Irrelevant fact: MgSO4 was given the name Epsom salts in honor of the town in which it was originally discovered back in the 1500s -- Epsom, England.
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I was looking over the statistics for this website today and noticed that while traffic has been slowly rising over the past several months, a very noticeable periodicity has begun developing. It’s a weekly cycle, with a minimum on the weekends (no surprise there), and (almost) always peaking on Wednesdays. It’s a triangle waveform, with Tuesdays and Thursday roughly equal but lower, and Fridays and Mondays equal but lower still. Not the distribution I would have expected. Does this represent middle of the week inquisitiveness, restlessness or boredom? Perhaps I should save my best posts for Tuesday evening?

Question of the day: Do you find your blog reading habits to be that structured?

Wednesday, September 3, 2008

Journal Backlog

One of the reasons I started this blog was to bring myself back to feeling like a real chemist again. I do not work at a chemical company, I work at a manufacturing company. There aren't many chemists here and there is no library of chemical journals. Only on rare occasions can I justify going to chemical meetings and I just don't do that much wet chemistry anymore. One of the purposes of this blog was to force me to read the literature again, in order to know what's going on out there in the world of chemistry. So early this year I started subscribing to various journal alert emails. Every time a new issue is released I get an email with all the article titles along with links to their abstracts. Of course, if I find an article I'm interested in, I still have to drive to a nearby university in order to actually read it, but it's a start.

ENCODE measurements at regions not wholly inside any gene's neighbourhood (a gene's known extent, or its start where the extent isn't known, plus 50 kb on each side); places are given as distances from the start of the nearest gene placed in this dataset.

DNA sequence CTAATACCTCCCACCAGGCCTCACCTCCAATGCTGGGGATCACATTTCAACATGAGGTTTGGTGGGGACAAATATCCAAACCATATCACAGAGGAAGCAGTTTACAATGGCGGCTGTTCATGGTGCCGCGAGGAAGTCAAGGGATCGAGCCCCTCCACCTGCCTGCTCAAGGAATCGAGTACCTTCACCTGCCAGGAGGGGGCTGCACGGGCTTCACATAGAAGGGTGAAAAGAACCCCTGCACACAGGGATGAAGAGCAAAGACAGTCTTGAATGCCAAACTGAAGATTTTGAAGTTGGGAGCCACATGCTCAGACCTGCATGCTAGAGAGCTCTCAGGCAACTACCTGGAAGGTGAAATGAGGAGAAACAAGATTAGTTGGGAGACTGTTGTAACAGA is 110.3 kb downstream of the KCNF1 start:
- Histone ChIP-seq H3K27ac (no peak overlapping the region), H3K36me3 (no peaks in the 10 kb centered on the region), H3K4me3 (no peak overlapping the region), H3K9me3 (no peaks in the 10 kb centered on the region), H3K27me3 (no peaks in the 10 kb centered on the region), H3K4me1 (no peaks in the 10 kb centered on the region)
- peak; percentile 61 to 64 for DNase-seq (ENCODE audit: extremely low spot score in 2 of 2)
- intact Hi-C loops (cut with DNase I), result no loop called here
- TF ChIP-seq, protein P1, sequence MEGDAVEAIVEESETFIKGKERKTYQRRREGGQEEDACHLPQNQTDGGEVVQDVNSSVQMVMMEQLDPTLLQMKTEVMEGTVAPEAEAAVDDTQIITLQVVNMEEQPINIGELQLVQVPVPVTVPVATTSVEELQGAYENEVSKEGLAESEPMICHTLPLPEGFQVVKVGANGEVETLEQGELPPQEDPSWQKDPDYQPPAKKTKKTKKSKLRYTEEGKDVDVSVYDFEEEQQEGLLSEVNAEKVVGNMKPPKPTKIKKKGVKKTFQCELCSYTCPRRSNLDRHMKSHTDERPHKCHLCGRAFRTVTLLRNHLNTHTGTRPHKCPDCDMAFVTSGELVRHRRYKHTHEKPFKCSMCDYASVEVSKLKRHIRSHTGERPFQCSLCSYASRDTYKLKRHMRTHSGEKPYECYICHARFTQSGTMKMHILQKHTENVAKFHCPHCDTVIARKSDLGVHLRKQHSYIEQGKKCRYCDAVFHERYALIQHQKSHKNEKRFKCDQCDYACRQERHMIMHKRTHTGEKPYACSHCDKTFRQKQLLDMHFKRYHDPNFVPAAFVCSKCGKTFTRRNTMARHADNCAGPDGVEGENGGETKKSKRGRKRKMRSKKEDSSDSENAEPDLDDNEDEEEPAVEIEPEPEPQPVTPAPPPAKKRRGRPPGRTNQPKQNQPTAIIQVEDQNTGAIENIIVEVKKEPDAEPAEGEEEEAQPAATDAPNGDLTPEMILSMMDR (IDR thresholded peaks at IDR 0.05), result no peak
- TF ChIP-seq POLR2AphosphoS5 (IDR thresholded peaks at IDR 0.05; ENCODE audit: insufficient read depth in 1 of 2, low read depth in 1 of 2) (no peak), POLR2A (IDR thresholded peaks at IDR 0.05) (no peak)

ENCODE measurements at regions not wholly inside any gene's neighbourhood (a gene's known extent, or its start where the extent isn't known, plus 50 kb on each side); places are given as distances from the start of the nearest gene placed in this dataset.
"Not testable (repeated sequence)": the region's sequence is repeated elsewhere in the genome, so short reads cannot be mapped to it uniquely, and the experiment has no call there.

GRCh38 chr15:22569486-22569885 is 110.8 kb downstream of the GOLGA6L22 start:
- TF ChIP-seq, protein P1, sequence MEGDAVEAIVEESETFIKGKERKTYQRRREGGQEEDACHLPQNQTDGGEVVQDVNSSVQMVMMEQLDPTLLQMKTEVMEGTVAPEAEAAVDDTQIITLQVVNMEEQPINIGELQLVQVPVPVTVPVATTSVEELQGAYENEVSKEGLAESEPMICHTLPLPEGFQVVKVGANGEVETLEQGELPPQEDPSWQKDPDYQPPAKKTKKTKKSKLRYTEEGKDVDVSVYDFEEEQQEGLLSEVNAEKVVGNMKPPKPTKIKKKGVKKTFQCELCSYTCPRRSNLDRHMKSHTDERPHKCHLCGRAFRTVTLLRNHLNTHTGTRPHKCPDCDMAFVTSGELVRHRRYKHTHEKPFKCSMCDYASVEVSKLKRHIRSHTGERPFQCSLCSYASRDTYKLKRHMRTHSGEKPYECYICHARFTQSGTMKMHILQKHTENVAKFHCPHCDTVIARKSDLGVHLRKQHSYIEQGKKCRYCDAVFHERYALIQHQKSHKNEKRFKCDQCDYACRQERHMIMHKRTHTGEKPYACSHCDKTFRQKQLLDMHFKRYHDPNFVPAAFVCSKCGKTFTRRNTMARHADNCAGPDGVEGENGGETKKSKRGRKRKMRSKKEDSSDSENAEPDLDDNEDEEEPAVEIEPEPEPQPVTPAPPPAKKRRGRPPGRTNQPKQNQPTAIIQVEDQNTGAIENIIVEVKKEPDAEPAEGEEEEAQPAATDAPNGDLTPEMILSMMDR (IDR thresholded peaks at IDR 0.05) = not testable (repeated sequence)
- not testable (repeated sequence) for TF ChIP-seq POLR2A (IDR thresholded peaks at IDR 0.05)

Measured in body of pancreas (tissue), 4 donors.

Unfortunately, I have not been very diligent with these alerts. At first, I read them immediately upon arrival, but as various projects began to heat up, I started putting off reading them until later. Eventually I created a "Stuff to Read" folder to store the emails to prevent them from being lost forever. Unfortunately it's gotten to the point where I immediately move them to this folder the instant they show up - whether I'm busy or not. Well today I actually opened the folder and was embarrassed to discover I had 250 unopened email alerts. Perhaps I need to cut back on the number of journals I want to track. Then again, as I think back to grad school, perhaps I wasn't all that good about reading journals then either. Does anyone else have problems keeping up with their journals?

Grad students, be sure to take advantage of your library while you've got it. You may not have it forever.

Edit: I woke up this morning to find 5 more alerts in my mailbox. Crap! I'll never catch up.

Tuesday, September 2, 2008

MeatWater

Sometimes (like right now), it's late, I'm tired, and I don't have anything relevant to talk about. In that case, I basically have 3 choices: